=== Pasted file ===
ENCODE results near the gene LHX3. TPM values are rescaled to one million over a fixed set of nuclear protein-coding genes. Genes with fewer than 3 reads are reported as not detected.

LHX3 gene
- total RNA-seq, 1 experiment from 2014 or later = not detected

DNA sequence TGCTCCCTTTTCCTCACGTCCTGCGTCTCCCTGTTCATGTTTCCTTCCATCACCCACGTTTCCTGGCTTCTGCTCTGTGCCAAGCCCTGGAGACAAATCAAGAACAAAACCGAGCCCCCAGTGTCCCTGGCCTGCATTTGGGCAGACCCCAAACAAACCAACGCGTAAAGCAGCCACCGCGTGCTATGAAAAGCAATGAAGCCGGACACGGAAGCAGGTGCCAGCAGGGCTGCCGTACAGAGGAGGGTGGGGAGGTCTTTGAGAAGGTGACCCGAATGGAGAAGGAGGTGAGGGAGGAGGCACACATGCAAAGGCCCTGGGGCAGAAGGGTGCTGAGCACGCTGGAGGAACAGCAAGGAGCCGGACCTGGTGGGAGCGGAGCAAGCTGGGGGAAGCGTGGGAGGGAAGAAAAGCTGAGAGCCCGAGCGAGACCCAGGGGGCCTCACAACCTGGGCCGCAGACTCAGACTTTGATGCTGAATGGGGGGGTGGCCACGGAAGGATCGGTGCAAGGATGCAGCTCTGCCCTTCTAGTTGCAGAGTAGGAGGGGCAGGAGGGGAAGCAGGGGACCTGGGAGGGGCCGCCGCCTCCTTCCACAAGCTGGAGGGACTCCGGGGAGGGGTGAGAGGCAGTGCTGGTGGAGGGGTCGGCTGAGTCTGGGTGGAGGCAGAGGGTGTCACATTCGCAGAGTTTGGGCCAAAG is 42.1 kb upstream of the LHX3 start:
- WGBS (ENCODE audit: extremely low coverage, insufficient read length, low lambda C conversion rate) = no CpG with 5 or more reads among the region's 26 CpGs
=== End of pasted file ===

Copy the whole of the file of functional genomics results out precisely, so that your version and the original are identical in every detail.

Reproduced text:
ENCODE results near the gene LHX3. TPM values are rescaled to one million over a fixed set of nuclear protein-coding genes. Genes with fewer than 3 reads are reported as not detected.

LHX3 gene
- total RNA-seq, 1 experiment from 2014 or later = not detected

DNA sequence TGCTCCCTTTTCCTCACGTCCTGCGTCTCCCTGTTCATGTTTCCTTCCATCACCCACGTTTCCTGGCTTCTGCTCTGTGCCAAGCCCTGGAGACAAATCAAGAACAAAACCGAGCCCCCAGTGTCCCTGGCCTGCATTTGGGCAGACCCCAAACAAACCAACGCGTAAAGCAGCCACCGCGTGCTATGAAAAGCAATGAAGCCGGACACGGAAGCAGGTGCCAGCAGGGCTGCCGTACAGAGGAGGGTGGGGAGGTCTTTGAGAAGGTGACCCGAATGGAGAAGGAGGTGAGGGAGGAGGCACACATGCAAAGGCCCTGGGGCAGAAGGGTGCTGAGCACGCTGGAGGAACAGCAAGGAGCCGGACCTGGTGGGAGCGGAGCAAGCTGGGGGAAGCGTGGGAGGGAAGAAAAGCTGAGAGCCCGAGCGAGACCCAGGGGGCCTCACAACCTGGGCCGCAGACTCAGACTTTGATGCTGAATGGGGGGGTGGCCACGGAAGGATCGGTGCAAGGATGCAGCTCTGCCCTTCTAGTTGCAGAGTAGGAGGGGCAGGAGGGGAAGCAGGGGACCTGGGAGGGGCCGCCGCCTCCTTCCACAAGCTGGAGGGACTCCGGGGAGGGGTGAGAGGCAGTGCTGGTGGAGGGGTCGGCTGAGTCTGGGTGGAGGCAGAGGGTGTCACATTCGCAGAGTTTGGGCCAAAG is 42.1 kb upstream of the LHX3 start:
- WGBS (ENCODE audit: extremely low coverage, insufficient read length, low lambda C conversion rate) = no CpG with 5 or more reads among the region's 26 CpGs